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    @BenPlont While I cannot speak for the instances adressed in this question, there is still a difference between doing a remake and altering things slightly to making a completely different movie and just taking the title of another movie. Completely altering the plot of a movie isn't really the only possiblitiy for artistic expression and it's questionable (as by this question) if this is then still really a remake of the original. And all the other things you named would be more indirect changes than completely changing the movie's story.
    – Napoleon Wilson
    Sep 21, 2013 at 22:49
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    @BenPlont ... I would have to disagree with you. I can name many remakes which are almost identical in plot and even sometime script. Sometimes it isn't about re-telling a movie, but just making it better ... Even though most of the time the remakes fall short of that mark. Personally, I think Hollywood is running out of movie ideas and will easily decide to remake a movie just because they need to do something and it's the easy way out. The movies which are completely redone are just trying to sell it as something new. Sep 21, 2013 at 23:09
  • @BenPlont, To expand on what the others have pointed out here. The question is not "why would a filmaker want to copy a movie...?" but rather "why are these two particular remakes even considered remakes, when the plot, characters, and events, are drastically different from the 'original'?" Sep 22, 2013 at 1:54
  • The 1990 remake of Romero's Night of the Living Dead was pretty similar to the 1968 original, so they're not all radically different. Sep 19, 2015 at 9:06

1 Answer 1


The names are re-used for brand recognition, aka marketing, also known as why we're on our third version of "Carrie". The films themselves are the works of the directors, who bring their own vision (and that of their investors) to the specific project.

Zack Snyder didn't have to follow any set of rules when he decided to do the remake - often, directors get into remakes because they have a vision of how the original story could have been realized.

Rights to the story are settled before anything happens on a film, so in the case of Dawn of the Dead Richard Rubenstien (who stole ^H^H^H^H^H acquired the rights from George Romero long ago) got his paycheck before Snyder was able to make any moves.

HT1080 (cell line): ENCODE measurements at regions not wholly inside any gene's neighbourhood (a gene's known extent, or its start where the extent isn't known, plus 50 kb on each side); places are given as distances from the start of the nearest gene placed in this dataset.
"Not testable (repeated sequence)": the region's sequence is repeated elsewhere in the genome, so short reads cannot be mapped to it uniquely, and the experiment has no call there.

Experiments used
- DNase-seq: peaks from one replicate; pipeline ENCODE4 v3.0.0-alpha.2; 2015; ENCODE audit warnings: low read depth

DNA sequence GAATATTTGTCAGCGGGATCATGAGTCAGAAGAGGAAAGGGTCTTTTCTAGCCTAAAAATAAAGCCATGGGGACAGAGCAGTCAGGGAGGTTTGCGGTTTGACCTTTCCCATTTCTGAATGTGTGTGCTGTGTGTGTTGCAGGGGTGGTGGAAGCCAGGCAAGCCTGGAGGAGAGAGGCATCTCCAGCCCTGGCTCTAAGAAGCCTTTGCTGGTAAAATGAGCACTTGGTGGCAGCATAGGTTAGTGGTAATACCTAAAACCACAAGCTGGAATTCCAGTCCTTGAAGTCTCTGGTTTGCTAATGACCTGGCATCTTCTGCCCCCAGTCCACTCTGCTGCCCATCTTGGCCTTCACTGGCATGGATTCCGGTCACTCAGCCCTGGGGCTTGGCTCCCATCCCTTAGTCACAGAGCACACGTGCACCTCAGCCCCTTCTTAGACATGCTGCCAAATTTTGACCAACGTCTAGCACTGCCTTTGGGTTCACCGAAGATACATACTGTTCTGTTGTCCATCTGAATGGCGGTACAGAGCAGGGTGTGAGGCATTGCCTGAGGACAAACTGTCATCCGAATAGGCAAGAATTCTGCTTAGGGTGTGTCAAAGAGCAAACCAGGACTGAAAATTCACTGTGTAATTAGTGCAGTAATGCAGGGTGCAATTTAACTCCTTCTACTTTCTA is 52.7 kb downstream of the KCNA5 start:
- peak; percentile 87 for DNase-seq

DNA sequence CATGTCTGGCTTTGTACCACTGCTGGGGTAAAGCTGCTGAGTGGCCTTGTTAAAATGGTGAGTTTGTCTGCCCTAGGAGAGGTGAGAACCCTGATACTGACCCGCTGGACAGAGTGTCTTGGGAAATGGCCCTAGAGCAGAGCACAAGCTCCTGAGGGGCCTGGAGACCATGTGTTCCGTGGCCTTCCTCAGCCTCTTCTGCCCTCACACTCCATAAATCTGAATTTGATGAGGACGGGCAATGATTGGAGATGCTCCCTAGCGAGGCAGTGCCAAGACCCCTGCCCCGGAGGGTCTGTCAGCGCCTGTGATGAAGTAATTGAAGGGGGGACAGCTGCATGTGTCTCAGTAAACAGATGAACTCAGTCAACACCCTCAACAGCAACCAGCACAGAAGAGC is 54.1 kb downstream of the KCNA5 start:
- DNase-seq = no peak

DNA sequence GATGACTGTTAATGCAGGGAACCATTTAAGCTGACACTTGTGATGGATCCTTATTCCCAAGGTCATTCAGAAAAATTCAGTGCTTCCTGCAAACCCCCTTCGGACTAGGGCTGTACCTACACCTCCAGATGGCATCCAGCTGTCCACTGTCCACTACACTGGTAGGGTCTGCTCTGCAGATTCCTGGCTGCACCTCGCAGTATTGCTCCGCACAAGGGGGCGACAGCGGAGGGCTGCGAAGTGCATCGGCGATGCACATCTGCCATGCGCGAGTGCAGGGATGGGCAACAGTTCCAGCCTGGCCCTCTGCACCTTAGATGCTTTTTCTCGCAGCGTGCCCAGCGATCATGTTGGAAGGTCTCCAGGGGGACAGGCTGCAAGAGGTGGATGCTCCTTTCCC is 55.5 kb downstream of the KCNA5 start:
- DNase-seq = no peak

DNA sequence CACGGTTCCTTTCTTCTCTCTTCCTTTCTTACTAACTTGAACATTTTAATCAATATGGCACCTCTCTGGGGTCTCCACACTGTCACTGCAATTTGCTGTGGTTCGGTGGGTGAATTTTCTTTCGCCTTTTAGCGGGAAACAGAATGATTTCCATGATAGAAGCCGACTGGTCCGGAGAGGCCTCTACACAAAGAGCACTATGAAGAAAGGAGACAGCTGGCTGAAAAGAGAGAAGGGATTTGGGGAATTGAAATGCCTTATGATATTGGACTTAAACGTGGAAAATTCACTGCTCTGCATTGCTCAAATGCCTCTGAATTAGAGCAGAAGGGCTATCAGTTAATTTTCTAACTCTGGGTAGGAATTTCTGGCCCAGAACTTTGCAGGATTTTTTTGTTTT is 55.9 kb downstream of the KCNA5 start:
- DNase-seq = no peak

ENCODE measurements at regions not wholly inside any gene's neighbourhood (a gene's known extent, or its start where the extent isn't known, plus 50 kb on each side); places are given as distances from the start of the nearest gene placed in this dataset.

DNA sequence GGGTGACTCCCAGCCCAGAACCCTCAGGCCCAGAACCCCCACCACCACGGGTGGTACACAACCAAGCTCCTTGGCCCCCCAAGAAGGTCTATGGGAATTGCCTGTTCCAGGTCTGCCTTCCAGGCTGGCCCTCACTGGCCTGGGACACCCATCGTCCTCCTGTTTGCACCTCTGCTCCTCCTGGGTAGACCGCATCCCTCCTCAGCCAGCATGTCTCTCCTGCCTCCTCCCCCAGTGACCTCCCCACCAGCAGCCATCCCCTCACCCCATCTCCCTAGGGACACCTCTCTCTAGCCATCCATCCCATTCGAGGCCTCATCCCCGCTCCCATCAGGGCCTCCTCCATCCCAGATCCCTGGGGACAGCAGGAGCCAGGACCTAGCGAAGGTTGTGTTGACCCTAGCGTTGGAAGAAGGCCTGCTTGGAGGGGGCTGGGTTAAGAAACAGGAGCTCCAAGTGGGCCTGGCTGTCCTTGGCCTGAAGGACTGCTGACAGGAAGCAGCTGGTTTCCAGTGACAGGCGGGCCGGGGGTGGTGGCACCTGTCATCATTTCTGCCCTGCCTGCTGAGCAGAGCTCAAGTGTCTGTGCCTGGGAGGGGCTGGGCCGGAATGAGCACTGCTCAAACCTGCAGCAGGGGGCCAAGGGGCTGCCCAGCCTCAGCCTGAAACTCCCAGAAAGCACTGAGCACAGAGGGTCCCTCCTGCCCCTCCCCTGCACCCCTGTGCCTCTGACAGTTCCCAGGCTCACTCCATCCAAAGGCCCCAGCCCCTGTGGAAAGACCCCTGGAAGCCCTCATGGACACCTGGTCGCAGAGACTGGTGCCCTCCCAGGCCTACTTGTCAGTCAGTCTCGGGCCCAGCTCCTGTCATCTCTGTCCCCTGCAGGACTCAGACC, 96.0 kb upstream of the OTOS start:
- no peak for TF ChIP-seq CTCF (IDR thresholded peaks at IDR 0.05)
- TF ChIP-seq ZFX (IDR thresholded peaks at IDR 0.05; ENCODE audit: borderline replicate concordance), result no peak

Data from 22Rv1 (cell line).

Some are making movies they loved, some are trying to bring a new vision to an old classic. But all of them have their own budget, and staff and agenda and there's no requirement they make the same movie again.

Of course, sometimes they do make the same movie again - exhibit A, Mr. Gus Van Sant and his utterly unneccessary vanity project "Psycho" shot-for-shot cargo-cult Hitchcock remake.

So when you see that a remake is different from the original, it's because the movie was made by different people with a different context in a different time.

Part of Romero's insight that helped invent the whole genre is that he saw zombies as metaphors for unthinking consumption, and especially in Dawn of the Dead, as metaphors for consumerism and the emptiness of materialism and that's why he wanted to set it in a shopping mall.

The 2004 version of Dawn of the Dead took some of the trappings and added some nice pieces (even more so if you read the original version of that script by James Gunn), but became way more interested in Sarah Polley's cheekbones, the Cirque du Soliel zombies and the kill shots.

Some other example of this are the Spider-Man movies, or Rob Zombie's Halloween "remakes", or the 1970s horror movies being remade lately.

A good lesser-known example of this are the film versions of Richard Matheson's "I Am Legend":

  1. 1964's "Last Man on Earth" one with Vincent Price, which was actually pretty good but crippled by budget;
  2. 1971's "Omega Man" with teeth-grittin' NRA pinup boy Charlton Heston;
  3. 2008's "I Am Legend" with Oscar-chasin' Will Smith.

Same movie, but very different interpretations.

For me part of the fun of watching films is see how most of them both steal and contribute at the same time (except for Mr. Gus Van Sant).